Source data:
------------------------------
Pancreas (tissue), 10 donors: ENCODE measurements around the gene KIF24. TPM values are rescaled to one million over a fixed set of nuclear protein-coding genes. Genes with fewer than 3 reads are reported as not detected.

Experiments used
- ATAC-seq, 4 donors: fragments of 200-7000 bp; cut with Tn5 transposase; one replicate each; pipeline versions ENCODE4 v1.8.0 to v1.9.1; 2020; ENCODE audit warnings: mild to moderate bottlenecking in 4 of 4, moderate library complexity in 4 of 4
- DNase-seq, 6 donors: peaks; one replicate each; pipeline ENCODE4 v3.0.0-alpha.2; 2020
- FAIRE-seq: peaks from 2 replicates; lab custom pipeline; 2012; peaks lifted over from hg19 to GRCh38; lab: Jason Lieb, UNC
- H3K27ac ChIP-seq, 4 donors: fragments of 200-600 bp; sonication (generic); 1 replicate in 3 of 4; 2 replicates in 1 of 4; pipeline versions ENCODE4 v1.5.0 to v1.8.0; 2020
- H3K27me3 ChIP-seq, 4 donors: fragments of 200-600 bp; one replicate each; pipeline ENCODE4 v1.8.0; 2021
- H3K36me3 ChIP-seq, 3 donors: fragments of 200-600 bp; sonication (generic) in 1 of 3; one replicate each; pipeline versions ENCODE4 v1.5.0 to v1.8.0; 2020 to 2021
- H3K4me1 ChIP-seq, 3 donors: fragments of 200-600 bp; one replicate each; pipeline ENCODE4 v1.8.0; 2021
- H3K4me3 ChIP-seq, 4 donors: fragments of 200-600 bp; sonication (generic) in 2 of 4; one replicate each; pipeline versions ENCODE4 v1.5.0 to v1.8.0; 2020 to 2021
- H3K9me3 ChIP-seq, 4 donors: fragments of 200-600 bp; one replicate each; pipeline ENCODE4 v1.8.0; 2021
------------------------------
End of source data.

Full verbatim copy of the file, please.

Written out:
Pancreas (tissue), 10 donors: ENCODE measurements around the gene KIF24. TPM values are rescaled to one million over a fixed set of nuclear protein-coding genes. Genes with fewer than 3 reads are reported as not detected.

Experiments used
- ATAC-seq, 4 donors: fragments of 200-7000 bp; cut with Tn5 transposase; one replicate each; pipeline versions ENCODE4 v1.8.0 to v1.9.1; 2020; ENCODE audit warnings: mild to moderate bottlenecking in 4 of 4, moderate library complexity in 4 of 4
- DNase-seq, 6 donors: peaks; one replicate each; pipeline ENCODE4 v3.0.0-alpha.2; 2020
- FAIRE-seq: peaks from 2 replicates; lab custom pipeline; 2012; peaks lifted over from hg19 to GRCh38; lab: Jason Lieb, UNC
- H3K27ac ChIP-seq, 4 donors: fragments of 200-600 bp; sonication (generic); 1 replicate in 3 of 4; 2 replicates in 1 of 4; pipeline versions ENCODE4 v1.5.0 to v1.8.0; 2020
- H3K27me3 ChIP-seq, 4 donors: fragments of 200-600 bp; one replicate each; pipeline ENCODE4 v1.8.0; 2021
- H3K36me3 ChIP-seq, 3 donors: fragments of 200-600 bp; sonication (generic) in 1 of 3; one replicate each; pipeline versions ENCODE4 v1.5.0 to v1.8.0; 2020 to 2021
- H3K4me1 ChIP-seq, 3 donors: fragments of 200-600 bp; one replicate each; pipeline ENCODE4 v1.8.0; 2021
- H3K4me3 ChIP-seq, 4 donors: fragments of 200-600 bp; sonication (generic) in 2 of 4; one replicate each; pipeline versions ENCODE4 v1.5.0 to v1.8.0; 2020 to 2021
- H3K9me3 ChIP-seq, 4 donors: fragments of 200-600 bp; one replicate each; pipeline ENCODE4 v1.8.0; 2021